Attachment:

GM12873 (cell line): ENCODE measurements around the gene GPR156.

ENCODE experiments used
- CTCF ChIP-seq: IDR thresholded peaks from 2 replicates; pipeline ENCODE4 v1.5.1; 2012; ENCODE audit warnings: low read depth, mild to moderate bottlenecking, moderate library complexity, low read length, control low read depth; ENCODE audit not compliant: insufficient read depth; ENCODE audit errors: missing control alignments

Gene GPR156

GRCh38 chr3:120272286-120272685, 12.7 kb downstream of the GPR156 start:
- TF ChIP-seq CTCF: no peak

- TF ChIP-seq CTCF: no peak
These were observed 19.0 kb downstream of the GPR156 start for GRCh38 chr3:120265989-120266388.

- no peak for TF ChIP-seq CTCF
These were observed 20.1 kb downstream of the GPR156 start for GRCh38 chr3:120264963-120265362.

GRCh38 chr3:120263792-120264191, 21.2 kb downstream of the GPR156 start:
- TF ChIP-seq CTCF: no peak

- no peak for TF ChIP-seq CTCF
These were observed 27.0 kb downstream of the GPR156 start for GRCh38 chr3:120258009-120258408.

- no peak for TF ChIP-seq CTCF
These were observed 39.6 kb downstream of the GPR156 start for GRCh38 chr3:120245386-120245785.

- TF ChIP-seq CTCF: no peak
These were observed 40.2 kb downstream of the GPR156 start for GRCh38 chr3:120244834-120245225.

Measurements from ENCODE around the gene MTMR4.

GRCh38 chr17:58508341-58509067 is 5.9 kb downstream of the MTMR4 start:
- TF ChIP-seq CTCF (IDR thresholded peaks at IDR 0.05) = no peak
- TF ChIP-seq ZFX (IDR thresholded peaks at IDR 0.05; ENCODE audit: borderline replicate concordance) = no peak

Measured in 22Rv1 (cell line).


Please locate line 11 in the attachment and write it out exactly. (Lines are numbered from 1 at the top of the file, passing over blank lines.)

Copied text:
GRCh38 chr3:120263792-120264191, 21.2 kb downstream of the GPR156 start: